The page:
Fatal arrhythmias early in myocardial infarction have alerted physician and layman to the urgency of prompt hospitalization when this condition is suspected. Assured that a hospital bed is impatiently waiting for him, the patient is urged to call an ambulance—a mobile coronary unit, if available —in order to reach the hospital at the earliest possible moment. This may mean the difference between life and death.
No such dramatic alternatives face the patient about to be discharged from the hospital. No quick decisions are called for to determine the date of discharge. Cost of stay, demand for hospital beds, and the patient's health want consideration. Clearly, expense and availability of beds militate against a prolonged stay. But what about the health factor? How soon can a patient with an uncomplicated myocardial infarction leave his hospital bed without endangering his life?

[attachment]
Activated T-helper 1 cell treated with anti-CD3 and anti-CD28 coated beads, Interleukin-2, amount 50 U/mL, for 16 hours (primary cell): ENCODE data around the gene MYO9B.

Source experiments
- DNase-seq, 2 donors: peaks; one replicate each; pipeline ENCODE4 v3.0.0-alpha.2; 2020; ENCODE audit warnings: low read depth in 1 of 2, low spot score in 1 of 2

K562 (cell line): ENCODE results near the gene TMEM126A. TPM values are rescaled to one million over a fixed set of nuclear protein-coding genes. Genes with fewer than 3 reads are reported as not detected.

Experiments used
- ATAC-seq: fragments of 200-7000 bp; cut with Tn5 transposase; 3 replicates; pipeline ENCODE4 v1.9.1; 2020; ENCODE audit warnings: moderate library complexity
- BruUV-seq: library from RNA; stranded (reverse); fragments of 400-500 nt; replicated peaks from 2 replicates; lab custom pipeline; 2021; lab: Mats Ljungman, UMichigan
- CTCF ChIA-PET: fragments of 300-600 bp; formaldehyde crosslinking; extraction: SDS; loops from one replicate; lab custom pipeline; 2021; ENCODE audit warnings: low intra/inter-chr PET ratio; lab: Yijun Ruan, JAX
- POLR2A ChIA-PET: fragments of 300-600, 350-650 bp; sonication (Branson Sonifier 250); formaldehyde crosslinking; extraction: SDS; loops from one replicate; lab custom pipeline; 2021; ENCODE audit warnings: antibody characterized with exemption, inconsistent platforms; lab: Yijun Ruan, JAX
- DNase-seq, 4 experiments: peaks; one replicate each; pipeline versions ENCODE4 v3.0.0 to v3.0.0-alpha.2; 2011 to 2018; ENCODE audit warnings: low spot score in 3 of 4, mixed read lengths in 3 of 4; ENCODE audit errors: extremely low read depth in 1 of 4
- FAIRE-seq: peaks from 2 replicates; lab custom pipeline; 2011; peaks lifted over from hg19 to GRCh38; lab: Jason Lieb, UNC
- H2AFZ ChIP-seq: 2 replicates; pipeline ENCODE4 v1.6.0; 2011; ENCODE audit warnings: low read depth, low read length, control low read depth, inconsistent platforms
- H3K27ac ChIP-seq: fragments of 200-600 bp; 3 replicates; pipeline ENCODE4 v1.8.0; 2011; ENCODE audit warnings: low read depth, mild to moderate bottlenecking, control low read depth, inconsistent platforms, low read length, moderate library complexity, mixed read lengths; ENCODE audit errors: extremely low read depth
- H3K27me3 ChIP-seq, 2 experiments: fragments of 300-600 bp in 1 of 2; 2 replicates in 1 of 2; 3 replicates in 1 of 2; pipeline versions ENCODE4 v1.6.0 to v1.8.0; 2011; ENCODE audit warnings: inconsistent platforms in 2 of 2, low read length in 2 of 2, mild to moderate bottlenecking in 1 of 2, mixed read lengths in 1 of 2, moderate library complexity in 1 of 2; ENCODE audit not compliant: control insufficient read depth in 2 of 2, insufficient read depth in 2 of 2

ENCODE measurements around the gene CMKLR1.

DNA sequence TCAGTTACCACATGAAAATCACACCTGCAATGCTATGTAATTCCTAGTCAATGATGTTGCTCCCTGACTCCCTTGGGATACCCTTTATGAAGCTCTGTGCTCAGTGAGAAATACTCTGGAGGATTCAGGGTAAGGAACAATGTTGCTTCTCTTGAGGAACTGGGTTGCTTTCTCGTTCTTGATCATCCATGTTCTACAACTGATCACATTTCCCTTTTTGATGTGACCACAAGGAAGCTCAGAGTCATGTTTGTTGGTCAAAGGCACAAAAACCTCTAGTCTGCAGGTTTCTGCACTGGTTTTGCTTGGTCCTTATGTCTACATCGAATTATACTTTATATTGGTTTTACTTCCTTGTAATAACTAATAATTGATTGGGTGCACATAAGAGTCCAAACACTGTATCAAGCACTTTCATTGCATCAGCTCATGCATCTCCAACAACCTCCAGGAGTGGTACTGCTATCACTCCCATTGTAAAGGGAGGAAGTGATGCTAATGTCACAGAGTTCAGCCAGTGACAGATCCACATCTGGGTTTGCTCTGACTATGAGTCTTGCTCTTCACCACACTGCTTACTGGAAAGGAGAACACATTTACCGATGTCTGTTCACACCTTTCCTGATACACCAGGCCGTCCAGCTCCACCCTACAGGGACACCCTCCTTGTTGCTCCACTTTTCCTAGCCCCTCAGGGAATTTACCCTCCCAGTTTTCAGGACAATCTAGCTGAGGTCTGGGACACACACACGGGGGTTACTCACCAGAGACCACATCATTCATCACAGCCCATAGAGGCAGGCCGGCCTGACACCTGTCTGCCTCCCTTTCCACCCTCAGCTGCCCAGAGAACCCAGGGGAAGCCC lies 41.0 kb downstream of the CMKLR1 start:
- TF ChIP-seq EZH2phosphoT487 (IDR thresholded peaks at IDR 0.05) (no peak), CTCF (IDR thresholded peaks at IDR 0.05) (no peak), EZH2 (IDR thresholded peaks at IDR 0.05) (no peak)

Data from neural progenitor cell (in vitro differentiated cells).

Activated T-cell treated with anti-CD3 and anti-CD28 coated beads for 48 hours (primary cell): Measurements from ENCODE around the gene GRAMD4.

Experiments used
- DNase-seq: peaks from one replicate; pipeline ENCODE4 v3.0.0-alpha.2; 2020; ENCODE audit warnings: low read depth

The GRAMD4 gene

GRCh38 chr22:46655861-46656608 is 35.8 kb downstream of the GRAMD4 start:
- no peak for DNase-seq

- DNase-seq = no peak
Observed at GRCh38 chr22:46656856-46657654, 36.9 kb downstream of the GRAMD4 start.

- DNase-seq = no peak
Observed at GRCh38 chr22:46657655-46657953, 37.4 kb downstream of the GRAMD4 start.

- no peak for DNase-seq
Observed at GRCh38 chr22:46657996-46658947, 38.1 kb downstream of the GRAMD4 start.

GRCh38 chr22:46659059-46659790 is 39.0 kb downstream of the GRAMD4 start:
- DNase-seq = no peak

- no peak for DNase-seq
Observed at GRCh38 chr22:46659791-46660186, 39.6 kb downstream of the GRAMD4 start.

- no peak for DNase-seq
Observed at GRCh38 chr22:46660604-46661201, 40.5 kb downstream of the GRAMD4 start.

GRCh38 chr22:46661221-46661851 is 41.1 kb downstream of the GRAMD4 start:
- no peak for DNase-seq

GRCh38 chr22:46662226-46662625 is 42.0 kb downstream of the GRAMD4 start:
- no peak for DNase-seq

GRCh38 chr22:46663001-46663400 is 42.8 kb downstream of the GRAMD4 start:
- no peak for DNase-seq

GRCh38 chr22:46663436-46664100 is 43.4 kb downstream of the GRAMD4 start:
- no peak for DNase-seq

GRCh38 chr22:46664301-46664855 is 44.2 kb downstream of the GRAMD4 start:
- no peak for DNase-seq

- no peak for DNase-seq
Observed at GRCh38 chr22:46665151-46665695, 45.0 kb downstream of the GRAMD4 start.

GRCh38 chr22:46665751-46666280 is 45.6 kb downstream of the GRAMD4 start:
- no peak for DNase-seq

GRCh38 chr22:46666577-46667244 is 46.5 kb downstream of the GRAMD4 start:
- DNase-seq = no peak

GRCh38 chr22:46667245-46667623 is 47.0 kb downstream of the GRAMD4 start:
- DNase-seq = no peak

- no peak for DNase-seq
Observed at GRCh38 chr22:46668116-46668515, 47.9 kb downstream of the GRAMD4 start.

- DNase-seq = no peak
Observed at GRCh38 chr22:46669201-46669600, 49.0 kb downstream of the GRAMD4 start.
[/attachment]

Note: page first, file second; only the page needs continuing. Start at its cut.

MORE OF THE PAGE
This question was thought to have received a definitive answer in
Early to Bed and Early to Rise. JAMA. 1973;225(12):1527-1528. doi:10.1001/jama.1973.03220400053014